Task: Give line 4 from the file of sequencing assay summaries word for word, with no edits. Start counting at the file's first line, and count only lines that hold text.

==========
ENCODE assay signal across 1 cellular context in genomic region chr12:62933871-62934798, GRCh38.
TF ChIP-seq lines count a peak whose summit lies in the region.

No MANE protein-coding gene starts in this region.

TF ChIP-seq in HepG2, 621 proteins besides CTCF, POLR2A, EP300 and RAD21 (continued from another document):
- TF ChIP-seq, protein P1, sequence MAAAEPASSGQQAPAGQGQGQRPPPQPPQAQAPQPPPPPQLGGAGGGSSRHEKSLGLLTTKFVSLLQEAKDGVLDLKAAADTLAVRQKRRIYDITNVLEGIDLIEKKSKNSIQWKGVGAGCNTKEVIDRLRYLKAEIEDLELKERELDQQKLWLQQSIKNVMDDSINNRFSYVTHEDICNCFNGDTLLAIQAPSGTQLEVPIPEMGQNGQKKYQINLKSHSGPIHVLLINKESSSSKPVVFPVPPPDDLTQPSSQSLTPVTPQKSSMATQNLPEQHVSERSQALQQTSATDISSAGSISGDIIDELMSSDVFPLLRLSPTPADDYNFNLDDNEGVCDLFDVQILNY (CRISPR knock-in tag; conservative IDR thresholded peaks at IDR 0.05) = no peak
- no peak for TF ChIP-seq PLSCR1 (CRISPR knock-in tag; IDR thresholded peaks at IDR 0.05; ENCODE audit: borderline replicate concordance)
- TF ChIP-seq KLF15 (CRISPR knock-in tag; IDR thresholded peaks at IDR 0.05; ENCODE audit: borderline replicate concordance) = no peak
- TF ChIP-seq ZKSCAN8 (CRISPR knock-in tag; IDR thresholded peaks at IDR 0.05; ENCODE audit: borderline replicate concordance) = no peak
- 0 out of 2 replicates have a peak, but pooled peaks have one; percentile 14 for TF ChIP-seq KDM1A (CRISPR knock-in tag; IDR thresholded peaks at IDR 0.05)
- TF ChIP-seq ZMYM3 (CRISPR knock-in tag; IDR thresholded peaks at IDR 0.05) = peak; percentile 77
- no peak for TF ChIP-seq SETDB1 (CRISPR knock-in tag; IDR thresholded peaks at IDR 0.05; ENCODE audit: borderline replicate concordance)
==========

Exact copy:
TF ChIP-seq in HepG2, 621 proteins besides CTCF, POLR2A, EP300 and RAD21 (continued from another document):